Writer, reader, game crafter, screen writer, comedian, playwright, aging hipster, and writer of fine horror.
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Shaky Leg Mary
When I was in college, I worked for a local hospital, one of the largest in the North Georgia area outside of Atlanta. I won't name drop because they probably don't want to be mentioned, but this hospital was huge. I'd worked clerical jobs in a few other hospitals, and you could have easily fit three of my previous facilities in this place. That being said, it was a mismatched monstrosity of old and new. The new Medical Promenade might have been a modern architectural marvel, but areas like the ER and the admin hallway still looked much as they had in nineteen seventy-two. It's a place at war with itself, constantly changing but also continually staying the same.
- Top Story - May 2021
The Last JoshTop Story - May 2021
I've been in a coma for the last six months. I was fortunate, they say. The semi-truck that hit my car killed my mother and my fiancee but spared me. Well, not spared, I guess. I had two broken legs, a shattered collar bone, and I was in a persistent vegetative state for six months, three weeks, and two days. I awoke on April twenty-sixth, two thousand twenty-one.
Ride the Lightning- Final Interview
Grandad was in the ICU when I arrived, and I found my parents and my grandmother sitting in the waiting room. Mom hugged me when she saw me, her tears making my shoulder soggy almost at once. They wouldn't let her see him yet, grandad having just gotten out of surgery, but the police were hoping to ask him some questions when he came to. I asked what had happened to him, and mom said the officer she'd talked to hadn't had a lot of information.
Ride the Lightning- Second Interview
The dinner was packed. Mr. Crome was waiting in a back booth when I arrived and waved me over as I came in. I had spent the last few weeks researching the prison, the same thing I had been doing for the previous year, but now it was with more of an eye towards strange occurrences. Stragview had its share of unnatural deaths and odd disappearances, but the prison seemed to be good at covering them up. I had been excited to talk with Cromes again, and his story had made me reach out to some others I had been hesitant to talk to. There was a real story here. I just had to put it together. I had wanted to speak to Cromes again that same week, but it had been almost two weeks since I had managed to get in touch with him. He sounded nervous when he spoke to me, unsure about our next meeting but sure that it had to happen.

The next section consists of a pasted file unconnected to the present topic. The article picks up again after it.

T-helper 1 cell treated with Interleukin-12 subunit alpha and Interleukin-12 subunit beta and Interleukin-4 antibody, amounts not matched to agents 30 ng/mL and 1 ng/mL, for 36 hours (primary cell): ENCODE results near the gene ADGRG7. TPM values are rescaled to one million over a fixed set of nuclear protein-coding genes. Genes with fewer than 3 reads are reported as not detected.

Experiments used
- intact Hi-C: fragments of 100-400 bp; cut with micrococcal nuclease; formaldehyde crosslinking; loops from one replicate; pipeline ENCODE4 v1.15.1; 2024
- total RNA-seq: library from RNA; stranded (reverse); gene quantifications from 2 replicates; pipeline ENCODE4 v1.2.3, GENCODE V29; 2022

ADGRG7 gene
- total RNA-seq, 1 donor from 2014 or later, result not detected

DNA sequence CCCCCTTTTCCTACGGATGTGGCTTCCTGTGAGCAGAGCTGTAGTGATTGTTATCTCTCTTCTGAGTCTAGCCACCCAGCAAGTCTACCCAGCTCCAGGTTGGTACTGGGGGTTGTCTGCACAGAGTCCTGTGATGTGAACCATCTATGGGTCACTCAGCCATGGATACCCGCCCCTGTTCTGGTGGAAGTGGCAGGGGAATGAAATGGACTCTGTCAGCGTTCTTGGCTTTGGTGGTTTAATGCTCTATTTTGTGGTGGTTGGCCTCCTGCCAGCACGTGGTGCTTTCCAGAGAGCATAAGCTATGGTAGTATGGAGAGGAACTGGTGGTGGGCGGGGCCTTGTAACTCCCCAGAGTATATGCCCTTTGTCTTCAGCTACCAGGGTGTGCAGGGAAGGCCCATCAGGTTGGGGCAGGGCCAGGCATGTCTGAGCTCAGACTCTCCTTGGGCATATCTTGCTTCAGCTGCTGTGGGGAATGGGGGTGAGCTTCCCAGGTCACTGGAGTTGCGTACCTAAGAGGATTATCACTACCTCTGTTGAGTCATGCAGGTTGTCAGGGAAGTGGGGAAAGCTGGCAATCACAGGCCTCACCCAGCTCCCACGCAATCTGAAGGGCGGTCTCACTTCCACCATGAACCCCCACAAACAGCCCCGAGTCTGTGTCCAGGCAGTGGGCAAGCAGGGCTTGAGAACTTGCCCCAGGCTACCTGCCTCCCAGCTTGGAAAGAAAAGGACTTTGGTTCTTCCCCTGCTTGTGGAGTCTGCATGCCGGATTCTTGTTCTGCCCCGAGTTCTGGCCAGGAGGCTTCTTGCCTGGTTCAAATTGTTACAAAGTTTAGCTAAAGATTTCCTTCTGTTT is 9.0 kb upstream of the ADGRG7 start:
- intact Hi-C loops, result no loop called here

For My Big Brother
March 3rd I always kind of hated my brother. Well, hate is a strong word. I just always hated how easy everything was for him. He’s two years older than me, but everything just comes so easily for him. In highschool, he was in ROTC, taking courses in criminal justice so he could get a leg up on his law enforcement career, and had a string of friends and girlfriends to make his highschool years amazing. He never seemed to study, always retained what he needed for tests, and finished his highschool years half a year early with a nearly perfect GPA. He didn't need to, he could have gone straight to the police academy, but he chose to join the Army for four years; saying it was his “duty to his country. He served as an MP and later as a base investigator for base related crimes. When he got out, he was practically ready to start police work already.
The call came down right after midnight. Duprey and I had just finished showers in confinement, a four-hour affair most nights that had seemed to take all night tonight. We had kicked our feet up on the desk, prepared to relax a little when the phone rang over the sounds Nickleback that Sergeant Lang was listening to. Lang put down the folder he was going over and paused the music before picking it up on the third ring.
Crying in the Night
I growled as the bawling cut across my dreams. This was my third night in the box, and I was getting tired of being woken up by the loud crying from somewhere in the Quad. The inmate spent his days in almost abject silence, no one stopping at his cell with mail or call-outs. I never saw them come out for showers, and I don't even think I'd seen them get a tray during meals. All they really did was cry at night and keep the whole block awake.